Dietrich Bonhoeffer, a German Lutheran pastor during World War II and opponent to the Nazi regime, is good example of what this looks like when lived out in real life. Sitting in the back of a truck and headed deep into the Bavarian Forest, Bonhoeffer sat with fellow prisoners heading to the concentration camp at Flossenburg in the final days of World War II. Bonheffer was sitting next to a Russian soldier. As they travelled the Russian soldier and Bonhoeffer talked and became friends. When the truck stopped for the night and it became clear that many of the prisoners would soon meet their demise, pastor Bonhoeffer was asked to administer communion. He agreed and stood to begin, but the Russian soldier, his friend, remained sitting. He said he was an atheist and therefore it would be hypocritical for him to partake. Upon hearing his response, pastor Bonhoeffer sat back down and is reported to have stated, “Then neither will I partake, for how can I be sure that in leaving you for the communion table I would not be leaving Christ.”
To Bonhoeffer, even a Russian Communist Atheist was part of the body of Christ. And to leave him for the Communion table, was to leave Christ sitting on his own.
As we seek to feed bodies with the love of Jesus this year, as we help people come to church who can’t get here on their own because of bodily limitations. As we visit people who are confined to their homes because they aren’t as stable on their feet as they used to be. As we learn more about the shelters in town that provide a bed and a roof for men, women, and children. And as we care for people’s bodies this year in other countless ways, I don’t think we will get anywhere if we don’t realize that together, we are a body. The body of Christ. That it takes all of us to live out this thing called faith. We don’t just come to church for ourselves, we come for one another. To support one another, to pray for one another, to encourage one another.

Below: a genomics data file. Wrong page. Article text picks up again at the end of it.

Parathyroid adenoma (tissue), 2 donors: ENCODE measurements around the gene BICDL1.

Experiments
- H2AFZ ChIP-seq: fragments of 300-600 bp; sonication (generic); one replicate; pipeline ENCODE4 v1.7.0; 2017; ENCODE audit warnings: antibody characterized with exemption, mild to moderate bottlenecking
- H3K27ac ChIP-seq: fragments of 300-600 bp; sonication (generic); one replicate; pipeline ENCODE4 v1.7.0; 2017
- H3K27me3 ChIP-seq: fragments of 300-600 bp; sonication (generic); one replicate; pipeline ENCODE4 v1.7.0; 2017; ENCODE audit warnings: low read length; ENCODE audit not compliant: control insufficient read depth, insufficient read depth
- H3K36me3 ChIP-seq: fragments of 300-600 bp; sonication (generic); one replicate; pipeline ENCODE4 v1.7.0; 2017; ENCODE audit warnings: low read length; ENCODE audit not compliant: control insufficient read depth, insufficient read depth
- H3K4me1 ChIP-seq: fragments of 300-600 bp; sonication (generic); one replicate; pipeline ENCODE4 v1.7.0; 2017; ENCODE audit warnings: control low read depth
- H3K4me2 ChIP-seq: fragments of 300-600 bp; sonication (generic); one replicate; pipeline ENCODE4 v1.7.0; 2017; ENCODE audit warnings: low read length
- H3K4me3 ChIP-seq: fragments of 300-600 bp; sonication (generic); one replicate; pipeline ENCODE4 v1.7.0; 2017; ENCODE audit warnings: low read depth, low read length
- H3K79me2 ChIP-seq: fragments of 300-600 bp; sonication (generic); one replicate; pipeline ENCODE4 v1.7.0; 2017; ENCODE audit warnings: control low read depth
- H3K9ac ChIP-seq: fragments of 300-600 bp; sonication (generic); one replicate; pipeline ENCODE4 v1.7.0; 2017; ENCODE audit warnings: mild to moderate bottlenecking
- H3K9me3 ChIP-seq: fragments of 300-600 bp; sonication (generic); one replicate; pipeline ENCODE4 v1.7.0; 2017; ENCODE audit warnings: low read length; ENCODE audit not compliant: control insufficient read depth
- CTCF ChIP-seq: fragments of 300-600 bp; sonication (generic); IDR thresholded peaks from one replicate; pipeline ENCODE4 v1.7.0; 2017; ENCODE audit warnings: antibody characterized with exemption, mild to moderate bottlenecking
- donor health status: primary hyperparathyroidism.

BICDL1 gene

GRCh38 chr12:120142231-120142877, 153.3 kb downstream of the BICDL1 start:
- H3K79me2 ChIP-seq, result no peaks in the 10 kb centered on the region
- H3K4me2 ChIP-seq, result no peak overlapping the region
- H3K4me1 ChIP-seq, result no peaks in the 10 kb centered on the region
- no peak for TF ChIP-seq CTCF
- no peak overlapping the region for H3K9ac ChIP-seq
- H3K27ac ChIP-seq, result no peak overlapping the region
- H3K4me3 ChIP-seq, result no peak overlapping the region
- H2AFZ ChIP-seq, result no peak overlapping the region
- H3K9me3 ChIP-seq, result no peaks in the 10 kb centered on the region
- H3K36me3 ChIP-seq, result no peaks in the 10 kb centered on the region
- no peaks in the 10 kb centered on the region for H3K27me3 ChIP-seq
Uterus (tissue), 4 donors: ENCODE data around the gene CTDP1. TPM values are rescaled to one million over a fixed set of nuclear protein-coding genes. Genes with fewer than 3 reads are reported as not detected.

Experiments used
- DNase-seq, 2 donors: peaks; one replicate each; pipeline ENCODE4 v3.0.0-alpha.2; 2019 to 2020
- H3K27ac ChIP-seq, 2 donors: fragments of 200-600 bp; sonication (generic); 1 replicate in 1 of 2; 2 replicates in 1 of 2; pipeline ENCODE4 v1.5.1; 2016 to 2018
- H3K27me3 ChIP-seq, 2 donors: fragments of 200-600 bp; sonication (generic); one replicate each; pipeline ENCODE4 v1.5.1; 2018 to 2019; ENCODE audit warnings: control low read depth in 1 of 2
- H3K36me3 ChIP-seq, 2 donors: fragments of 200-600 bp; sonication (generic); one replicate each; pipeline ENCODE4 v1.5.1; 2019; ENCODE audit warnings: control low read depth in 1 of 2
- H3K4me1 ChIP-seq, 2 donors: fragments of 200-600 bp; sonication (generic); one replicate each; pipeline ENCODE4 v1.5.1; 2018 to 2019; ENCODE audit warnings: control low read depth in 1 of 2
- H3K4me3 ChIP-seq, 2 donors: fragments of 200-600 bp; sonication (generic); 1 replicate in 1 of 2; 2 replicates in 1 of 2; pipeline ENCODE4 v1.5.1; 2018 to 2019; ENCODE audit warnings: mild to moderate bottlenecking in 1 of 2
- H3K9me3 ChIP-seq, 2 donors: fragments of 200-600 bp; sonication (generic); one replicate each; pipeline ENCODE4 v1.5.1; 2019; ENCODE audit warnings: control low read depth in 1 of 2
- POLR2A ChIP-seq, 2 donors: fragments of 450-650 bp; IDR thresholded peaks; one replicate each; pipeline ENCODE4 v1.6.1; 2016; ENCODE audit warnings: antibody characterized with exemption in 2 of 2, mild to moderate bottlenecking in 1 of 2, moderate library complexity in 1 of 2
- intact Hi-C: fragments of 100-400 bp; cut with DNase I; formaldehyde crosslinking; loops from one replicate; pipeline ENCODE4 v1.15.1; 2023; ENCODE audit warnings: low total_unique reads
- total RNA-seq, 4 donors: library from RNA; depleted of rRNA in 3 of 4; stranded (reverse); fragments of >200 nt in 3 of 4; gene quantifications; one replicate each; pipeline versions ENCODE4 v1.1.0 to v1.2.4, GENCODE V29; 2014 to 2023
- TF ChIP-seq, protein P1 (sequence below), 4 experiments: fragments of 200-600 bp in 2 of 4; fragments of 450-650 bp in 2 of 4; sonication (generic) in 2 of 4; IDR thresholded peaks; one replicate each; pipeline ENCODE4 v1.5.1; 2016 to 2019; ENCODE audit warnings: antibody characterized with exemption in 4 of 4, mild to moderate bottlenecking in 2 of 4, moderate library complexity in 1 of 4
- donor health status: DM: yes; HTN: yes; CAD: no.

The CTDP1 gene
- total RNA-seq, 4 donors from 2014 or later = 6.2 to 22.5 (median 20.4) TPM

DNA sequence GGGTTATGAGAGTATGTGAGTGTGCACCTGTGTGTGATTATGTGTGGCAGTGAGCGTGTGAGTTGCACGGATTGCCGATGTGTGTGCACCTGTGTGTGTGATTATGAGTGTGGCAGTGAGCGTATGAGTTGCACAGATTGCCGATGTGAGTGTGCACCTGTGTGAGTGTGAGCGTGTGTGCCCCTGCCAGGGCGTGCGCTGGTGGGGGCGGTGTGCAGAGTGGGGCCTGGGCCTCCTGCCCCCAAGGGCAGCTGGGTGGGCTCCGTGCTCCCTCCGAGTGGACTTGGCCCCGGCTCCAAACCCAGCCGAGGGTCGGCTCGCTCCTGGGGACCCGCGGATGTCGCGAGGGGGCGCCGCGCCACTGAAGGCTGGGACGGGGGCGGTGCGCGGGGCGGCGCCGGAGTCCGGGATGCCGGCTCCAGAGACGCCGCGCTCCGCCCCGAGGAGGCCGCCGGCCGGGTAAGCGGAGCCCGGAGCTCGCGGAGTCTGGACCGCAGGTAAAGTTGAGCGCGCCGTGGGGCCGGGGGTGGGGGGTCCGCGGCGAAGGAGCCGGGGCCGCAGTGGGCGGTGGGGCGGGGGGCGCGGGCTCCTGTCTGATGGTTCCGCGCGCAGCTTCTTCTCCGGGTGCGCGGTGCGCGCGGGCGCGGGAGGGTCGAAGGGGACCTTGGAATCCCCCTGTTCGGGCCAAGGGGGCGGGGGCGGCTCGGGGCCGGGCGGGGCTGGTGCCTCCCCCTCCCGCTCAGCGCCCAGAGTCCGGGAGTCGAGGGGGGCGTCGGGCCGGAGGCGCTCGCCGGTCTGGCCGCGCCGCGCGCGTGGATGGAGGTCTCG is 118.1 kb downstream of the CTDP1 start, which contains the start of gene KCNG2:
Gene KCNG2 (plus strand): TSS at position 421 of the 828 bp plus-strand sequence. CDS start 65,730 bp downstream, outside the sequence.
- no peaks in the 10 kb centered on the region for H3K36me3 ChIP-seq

I saw this play out in a small way yesterday. Yesterday morning, 7 people got together at Steele County Foodshelf. Our task: putting labels on cans of corn. At first, it seemed pretty menial. I even wondered if it was a waste of time. But quickly, we all found that we had a part to play. Rueben was responsible for bringing boxes of unlabeled can to the table. Cameron was in charge of opening and unloading the boxes. Jace, Cory, and Jonh Lowy were the labelers. Jessie and I took the labeled cans and put them back in the box, for Rueben to pick up. We all had a part to play. No part was more important than the other. Together we labeled 647 cans, or 27 boxes. And the work seemed unimportant but only until you saw one of those boxed unloaded onto a shelf, and a young woman take a couple of cans to bring home to her family. The work seemed unimportant, but only until we learned that in the last year, the number of family needing the foodshelf went from 300 to 600. 600 families in our community. And suddenly, what we had done in that short amount of time seemed very, very important. If one part of the body is hungry, the whole body is hungry.
God enters into the world through flesh and blood. We believe in an incarnate God. It’s through you. It’s through me. It’s through us. Together, we are the hands and feet of Christ in the world. So, if I cut to the chase, here’s the point. It’s simple. It’s not meant to be complicated: you matter to this world. What you do matters to this world. Your church needs you. The world needs you. Your life is not just your own. You are part of something much bigger than yourself. You are apart of the body of Christ. AMEN
 Andrew Root and Kenda Creasy Dean, The Theological Turn in Youth Ministry, p. 108.